The Supreme Court gave clear orders—if the law doesn’t fit, then you must acquit voters from having to follow it. Simpson doesn’t have the discretion to go above those instructions, but they are still subject to his interpretation, says Allen. Still, there will be little wiggle room for that. “The trial judge is the primary finder of facts and he has to examine whether [implementation of the law] meets the standard the law sets. The Supreme Court says, ‘We doubt it does,’ and the state candidly concedes it does not. So the [Supreme Court] is saying to the trial judge that if it’s not, then you must issue the injunction.”
The Supreme Court reviewed whether Simpson engaged in an “abuse of discretion” in his earlier ruling. It said that Simpson based his decision on a “predictive judgement” that the state would meet its legal obligation and protect every Pennsylvanian’s fundamental right to vote. So Simpson’s prejudiced ruling erred in favor of the state’s promise to do whatever needed done, but without the burden of proof that it could actually be done.
But as the civil rights lawyers pointed out yesterday, there has already been mad madcap around the state’s issuance of voter IDs. Many applicants for the free ID have been turned away because their voter registration records aren’t matching up with motor vehicle records&madsh;”there is a disconnect with the data,” said Advancement Project attorney Marian Schneider, who’s been helping people obtain ID.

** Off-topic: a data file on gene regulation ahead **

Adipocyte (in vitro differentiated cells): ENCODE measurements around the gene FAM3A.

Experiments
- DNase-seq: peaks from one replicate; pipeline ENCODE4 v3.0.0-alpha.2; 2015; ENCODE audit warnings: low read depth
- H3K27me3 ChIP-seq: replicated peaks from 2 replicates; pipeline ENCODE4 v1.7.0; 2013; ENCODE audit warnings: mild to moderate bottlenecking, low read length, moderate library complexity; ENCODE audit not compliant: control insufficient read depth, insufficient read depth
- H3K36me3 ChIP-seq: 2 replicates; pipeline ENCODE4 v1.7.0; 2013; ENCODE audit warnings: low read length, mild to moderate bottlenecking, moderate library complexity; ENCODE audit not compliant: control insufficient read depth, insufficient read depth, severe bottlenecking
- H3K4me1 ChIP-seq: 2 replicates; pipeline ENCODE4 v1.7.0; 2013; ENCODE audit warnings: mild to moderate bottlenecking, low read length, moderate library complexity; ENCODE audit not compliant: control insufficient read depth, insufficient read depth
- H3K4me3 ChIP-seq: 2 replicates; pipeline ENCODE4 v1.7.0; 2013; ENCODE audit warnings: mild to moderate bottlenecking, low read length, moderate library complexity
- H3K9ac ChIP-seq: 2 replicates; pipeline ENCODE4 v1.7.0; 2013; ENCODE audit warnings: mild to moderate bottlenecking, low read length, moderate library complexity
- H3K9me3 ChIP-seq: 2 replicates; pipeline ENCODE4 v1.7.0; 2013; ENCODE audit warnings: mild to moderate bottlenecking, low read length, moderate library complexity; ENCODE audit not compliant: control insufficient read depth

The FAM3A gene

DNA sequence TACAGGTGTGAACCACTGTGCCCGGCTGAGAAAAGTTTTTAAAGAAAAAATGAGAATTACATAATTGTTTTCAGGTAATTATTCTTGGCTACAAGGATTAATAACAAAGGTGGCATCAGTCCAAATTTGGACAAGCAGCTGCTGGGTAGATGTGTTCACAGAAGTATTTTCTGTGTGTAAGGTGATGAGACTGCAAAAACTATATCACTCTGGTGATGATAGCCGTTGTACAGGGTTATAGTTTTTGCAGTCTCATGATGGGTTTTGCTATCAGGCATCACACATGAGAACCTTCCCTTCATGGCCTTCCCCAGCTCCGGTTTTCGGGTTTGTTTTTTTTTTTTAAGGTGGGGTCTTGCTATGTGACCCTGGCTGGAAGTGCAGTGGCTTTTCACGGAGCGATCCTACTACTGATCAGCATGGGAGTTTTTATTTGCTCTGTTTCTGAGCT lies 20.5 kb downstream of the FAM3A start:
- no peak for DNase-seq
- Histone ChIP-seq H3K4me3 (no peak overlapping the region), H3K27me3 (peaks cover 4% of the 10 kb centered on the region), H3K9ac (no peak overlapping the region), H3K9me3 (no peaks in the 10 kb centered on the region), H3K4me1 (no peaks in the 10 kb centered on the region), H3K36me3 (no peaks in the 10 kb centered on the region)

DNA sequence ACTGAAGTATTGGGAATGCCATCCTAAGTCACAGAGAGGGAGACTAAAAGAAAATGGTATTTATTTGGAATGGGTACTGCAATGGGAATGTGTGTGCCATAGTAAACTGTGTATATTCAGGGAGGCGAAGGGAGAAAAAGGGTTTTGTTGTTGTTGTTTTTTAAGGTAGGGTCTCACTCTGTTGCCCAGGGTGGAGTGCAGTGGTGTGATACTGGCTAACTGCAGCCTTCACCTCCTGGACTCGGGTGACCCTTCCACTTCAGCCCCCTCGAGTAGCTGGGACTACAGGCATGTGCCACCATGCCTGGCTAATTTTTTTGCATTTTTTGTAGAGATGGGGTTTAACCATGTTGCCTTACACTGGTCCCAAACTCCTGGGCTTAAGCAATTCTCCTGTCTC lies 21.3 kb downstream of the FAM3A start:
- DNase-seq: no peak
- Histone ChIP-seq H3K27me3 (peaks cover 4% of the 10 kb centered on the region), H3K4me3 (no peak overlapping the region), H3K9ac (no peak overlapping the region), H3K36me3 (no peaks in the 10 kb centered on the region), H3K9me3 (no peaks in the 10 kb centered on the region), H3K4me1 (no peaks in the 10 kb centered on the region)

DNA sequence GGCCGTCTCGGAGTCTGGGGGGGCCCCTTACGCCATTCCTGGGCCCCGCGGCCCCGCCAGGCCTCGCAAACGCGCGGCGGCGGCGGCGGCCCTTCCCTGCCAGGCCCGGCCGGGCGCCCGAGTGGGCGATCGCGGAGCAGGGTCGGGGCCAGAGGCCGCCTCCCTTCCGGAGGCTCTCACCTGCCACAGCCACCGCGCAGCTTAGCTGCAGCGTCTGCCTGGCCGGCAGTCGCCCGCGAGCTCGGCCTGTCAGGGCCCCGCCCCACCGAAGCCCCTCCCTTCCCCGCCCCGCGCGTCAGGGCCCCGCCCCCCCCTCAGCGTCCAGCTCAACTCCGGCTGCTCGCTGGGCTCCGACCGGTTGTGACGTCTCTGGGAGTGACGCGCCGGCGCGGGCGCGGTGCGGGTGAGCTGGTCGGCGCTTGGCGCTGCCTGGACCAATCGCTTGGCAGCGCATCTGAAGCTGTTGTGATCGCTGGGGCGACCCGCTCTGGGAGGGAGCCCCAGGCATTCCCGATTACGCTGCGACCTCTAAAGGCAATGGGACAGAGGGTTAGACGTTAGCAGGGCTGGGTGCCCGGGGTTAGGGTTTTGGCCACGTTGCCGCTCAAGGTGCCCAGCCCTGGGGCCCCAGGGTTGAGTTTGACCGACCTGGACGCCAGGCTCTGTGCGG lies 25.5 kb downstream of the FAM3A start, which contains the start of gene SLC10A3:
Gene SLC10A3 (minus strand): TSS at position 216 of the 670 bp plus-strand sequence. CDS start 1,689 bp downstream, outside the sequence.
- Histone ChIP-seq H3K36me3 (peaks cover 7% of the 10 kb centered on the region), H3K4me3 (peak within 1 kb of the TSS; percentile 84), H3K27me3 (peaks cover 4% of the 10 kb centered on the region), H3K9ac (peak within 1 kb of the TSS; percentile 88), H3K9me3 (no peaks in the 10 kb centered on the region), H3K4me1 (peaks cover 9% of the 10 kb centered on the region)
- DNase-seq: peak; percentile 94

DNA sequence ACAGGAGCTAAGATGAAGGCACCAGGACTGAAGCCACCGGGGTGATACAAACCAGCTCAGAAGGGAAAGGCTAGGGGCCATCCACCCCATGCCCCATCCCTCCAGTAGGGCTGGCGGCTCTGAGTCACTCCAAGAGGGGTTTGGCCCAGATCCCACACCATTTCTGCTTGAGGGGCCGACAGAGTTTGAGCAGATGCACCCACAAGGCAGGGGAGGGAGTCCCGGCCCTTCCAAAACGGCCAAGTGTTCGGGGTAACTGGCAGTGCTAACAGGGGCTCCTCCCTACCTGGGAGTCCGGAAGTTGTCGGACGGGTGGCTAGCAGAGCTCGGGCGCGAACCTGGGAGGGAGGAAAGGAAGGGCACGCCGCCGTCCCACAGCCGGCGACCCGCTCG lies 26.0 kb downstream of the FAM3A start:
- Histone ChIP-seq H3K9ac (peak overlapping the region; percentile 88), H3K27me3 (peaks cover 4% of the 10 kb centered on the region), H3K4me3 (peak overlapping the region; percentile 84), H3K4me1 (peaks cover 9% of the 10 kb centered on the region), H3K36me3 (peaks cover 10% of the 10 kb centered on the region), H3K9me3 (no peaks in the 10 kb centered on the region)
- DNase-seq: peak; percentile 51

“The reports from Pennsylvania already include long lines at the PennDOT offices, confusion and untrained workers giving out misinformation,” said Advancement Project co-director Judith Browne Dianis. This report from Ari Berman at The Nation supports as much.
Justice Todd stated in her dissent, “There is ample evidence of disarray in the record, and I would not allow chaos to beget chaos,” and agreed with her colleagues who wrote in the order that they are “not satisfied with a mere predictive judgment based primarily on the assurances of government officials.”
“I think this is quite right,” says Ohio State University Moritz College of Law professor Daniel Tokaji. “It shouldn’t be based on predictions of whether voters will or won’t get ID. The protection of the right to vote shouldn’t be a matter of guessing probabilities.”
Yet, grassroots organizations and civil rights groups still remain burdened with the guesswork of whether they should or shouldn’t continue mobilizing around helping people obtain ID. With the case in limbo at least another couple of weeks, they have little recourse but to stay on the voter ID course.
Whether the ruling should be considered a victory for voting rights is also up in the air. But it at least shows that someone in government takes seriously the burdens this law imposes on voters. “It gives me some faith in the judicial process,” says Allen of the ruling. Asked if the lower court’s early ruling did the same, she replied, “Not particularly.”
For more on court decisions concerning elections, read George Zornick on a defeat for campaign finance reform.